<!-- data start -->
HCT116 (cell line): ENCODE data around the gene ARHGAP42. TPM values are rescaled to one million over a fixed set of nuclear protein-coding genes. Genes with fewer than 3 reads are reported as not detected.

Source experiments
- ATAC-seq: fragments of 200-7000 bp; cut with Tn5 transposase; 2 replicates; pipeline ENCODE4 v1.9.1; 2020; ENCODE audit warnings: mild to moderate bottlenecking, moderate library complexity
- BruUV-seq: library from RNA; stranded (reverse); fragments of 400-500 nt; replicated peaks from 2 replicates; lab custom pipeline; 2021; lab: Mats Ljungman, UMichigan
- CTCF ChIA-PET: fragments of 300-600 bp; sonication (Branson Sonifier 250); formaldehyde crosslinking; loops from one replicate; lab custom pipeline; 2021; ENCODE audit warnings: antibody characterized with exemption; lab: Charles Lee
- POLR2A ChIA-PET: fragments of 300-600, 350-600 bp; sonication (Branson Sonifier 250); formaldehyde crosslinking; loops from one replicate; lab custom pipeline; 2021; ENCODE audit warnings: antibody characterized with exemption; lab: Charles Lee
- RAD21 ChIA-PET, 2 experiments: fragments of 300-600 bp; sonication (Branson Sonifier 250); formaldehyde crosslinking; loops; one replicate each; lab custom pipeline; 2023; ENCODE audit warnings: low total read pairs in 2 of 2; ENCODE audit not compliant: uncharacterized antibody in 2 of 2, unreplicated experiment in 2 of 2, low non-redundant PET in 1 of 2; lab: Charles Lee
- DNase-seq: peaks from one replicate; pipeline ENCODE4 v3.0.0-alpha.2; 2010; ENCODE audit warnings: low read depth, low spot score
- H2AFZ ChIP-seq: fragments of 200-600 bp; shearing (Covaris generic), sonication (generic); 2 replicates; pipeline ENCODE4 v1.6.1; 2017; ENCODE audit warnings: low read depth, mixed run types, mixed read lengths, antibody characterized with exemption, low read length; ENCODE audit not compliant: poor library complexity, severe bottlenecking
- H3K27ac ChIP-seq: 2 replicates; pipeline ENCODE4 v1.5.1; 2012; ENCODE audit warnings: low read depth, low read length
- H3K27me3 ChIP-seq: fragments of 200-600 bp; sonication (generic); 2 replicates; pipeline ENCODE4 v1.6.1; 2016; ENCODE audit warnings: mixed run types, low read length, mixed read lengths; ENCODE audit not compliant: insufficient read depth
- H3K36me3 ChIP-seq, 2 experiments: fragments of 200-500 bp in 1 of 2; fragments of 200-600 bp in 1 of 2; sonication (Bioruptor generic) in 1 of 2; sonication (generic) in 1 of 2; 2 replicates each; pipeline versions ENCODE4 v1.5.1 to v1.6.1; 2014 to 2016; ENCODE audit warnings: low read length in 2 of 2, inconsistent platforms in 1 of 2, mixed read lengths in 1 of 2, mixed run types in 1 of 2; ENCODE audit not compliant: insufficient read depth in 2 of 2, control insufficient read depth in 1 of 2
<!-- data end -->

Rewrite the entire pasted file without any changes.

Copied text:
HCT116 (cell line): ENCODE data around the gene ARHGAP42. TPM values are rescaled to one million over a fixed set of nuclear protein-coding genes. Genes with fewer than 3 reads are reported as not detected.

Source experiments
- ATAC-seq: fragments of 200-7000 bp; cut with Tn5 transposase; 2 replicates; pipeline ENCODE4 v1.9.1; 2020; ENCODE audit warnings: mild to moderate bottlenecking, moderate library complexity
- BruUV-seq: library from RNA; stranded (reverse); fragments of 400-500 nt; replicated peaks from 2 replicates; lab custom pipeline; 2021; lab: Mats Ljungman, UMichigan
- CTCF ChIA-PET: fragments of 300-600 bp; sonication (Branson Sonifier 250); formaldehyde crosslinking; loops from one replicate; lab custom pipeline; 2021; ENCODE audit warnings: antibody characterized with exemption; lab: Charles Lee
- POLR2A ChIA-PET: fragments of 300-600, 350-600 bp; sonication (Branson Sonifier 250); formaldehyde crosslinking; loops from one replicate; lab custom pipeline; 2021; ENCODE audit warnings: antibody characterized with exemption; lab: Charles Lee
- RAD21 ChIA-PET, 2 experiments: fragments of 300-600 bp; sonication (Branson Sonifier 250); formaldehyde crosslinking; loops; one replicate each; lab custom pipeline; 2023; ENCODE audit warnings: low total read pairs in 2 of 2; ENCODE audit not compliant: uncharacterized antibody in 2 of 2, unreplicated experiment in 2 of 2, low non-redundant PET in 1 of 2; lab: Charles Lee
- DNase-seq: peaks from one replicate; pipeline ENCODE4 v3.0.0-alpha.2; 2010; ENCODE audit warnings: low read depth, low spot score
- H2AFZ ChIP-seq: fragments of 200-600 bp; shearing (Covaris generic), sonication (generic); 2 replicates; pipeline ENCODE4 v1.6.1; 2017; ENCODE audit warnings: low read depth, mixed run types, mixed read lengths, antibody characterized with exemption, low read length; ENCODE audit not compliant: poor library complexity, severe bottlenecking
- H3K27ac ChIP-seq: 2 replicates; pipeline ENCODE4 v1.5.1; 2012; ENCODE audit warnings: low read depth, low read length
- H3K27me3 ChIP-seq: fragments of 200-600 bp; sonication (generic); 2 replicates; pipeline ENCODE4 v1.6.1; 2016; ENCODE audit warnings: mixed run types, low read length, mixed read lengths; ENCODE audit not compliant: insufficient read depth
- H3K36me3 ChIP-seq, 2 experiments: fragments of 200-500 bp in 1 of 2; fragments of 200-600 bp in 1 of 2; sonication (Bioruptor generic) in 1 of 2; sonication (generic) in 1 of 2; 2 replicates each; pipeline versions ENCODE4 v1.5.1 to v1.6.1; 2014 to 2016; ENCODE audit warnings: low read length in 2 of 2, inconsistent platforms in 1 of 2, mixed read lengths in 1 of 2, mixed run types in 1 of 2; ENCODE audit not compliant: insufficient read depth in 2 of 2, control insufficient read depth in 1 of 2